What you need to know about the awards-season hopeful about a girl named Hushpuppy:
1. What It's Like: According to reviewers, nothing—as in, it's literally like nothing else. The ultra-low-budget indie by first-time director Benh Zeitlin is a "game-chang[ing]" (Rolling Stone) Bayou fantasy that blends "magic and gritty realism" (New York Post) into a "thing of beauty" (Entertainment Weekly).
2. Why You Know (and Probably Like) Quvenzhané Wallis: You (a): saw the movie, and watched the newcomer command the screen as Hushpuppy; (b) saw Wallis on Jay Leno, and watched her set the host straight; and/or (c) already have the 9-year-old in your Best Actress pool.
3. Why It'll Contend: It's a liked and likable film with killer hooks, from Zeitlin and his merry band of DIY filmmakers, to Wallis and her fellow regular-people-turned-movie-star costars.
4. Why It Might Come Up Short: All that new, off-the-grid talent came back to bite as the film was ruled inelgible for the Screen Actors Guild Awards, which typically serves as a blueprint for the Best Picture race. Also, Slate called the film "Rousseau's 'noble savage' nonsense all over again, but with crawdads and zydeco." That's the kind of hot-button criticism that could be heard more as the awards grow nearer, and the claws from the competition grow sharper.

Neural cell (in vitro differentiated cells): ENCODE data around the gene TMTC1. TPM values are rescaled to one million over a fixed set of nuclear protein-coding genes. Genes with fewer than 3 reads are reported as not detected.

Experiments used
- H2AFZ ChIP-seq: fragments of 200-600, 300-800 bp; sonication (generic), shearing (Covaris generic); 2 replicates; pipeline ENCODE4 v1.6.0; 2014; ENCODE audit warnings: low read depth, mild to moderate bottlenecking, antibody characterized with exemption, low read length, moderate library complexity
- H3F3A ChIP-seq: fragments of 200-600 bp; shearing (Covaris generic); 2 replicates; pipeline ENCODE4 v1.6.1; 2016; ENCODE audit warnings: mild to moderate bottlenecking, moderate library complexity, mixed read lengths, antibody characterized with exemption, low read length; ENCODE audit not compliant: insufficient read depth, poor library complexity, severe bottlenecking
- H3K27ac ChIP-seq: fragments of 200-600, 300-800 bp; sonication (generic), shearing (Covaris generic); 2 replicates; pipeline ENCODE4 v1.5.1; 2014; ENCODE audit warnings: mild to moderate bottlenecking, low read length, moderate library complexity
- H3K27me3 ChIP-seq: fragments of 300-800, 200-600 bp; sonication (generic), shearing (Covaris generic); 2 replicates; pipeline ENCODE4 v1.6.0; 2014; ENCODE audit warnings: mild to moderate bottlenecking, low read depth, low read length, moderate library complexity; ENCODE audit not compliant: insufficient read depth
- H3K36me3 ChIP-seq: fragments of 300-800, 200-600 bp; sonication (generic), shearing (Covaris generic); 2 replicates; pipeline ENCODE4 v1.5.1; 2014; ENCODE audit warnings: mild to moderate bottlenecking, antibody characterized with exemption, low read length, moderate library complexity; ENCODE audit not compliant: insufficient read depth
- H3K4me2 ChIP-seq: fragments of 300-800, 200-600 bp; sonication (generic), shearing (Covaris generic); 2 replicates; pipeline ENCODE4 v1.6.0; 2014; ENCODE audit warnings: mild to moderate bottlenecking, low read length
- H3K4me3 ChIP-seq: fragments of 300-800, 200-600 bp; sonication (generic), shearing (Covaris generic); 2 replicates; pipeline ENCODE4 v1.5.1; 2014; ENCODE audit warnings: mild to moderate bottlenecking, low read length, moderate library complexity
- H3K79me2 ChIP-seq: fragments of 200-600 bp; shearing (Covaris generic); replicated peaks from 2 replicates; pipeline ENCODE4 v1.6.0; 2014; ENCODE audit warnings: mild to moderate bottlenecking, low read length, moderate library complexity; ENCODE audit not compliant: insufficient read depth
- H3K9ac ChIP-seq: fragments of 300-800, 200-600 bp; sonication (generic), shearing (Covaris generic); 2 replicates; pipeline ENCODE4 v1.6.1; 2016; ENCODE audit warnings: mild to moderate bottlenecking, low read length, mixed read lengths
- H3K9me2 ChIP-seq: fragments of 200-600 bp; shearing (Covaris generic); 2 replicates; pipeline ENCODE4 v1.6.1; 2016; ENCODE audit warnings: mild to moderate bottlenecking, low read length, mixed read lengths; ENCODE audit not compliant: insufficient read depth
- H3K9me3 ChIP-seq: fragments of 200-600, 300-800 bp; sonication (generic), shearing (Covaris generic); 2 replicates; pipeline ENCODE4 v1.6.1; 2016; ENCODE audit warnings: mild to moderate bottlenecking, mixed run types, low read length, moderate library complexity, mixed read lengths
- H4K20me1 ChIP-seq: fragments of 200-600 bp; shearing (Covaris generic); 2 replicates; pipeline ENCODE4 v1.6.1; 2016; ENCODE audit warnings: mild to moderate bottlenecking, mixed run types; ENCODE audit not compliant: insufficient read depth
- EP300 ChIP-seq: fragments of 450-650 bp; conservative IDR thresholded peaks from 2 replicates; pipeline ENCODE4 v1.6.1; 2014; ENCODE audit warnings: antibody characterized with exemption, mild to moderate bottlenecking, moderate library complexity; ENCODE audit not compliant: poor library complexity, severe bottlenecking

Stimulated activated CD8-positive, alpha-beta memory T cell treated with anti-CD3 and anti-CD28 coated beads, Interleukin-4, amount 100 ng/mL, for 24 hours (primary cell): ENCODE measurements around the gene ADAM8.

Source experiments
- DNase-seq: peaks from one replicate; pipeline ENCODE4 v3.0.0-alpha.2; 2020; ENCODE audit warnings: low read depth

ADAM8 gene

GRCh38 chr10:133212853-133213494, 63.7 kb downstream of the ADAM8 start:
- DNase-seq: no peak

6. What Audiences Think: They've made the film, made for about $1 million and change, an $11 million art-house hit. Playing since June, Beasts has yet to break wide.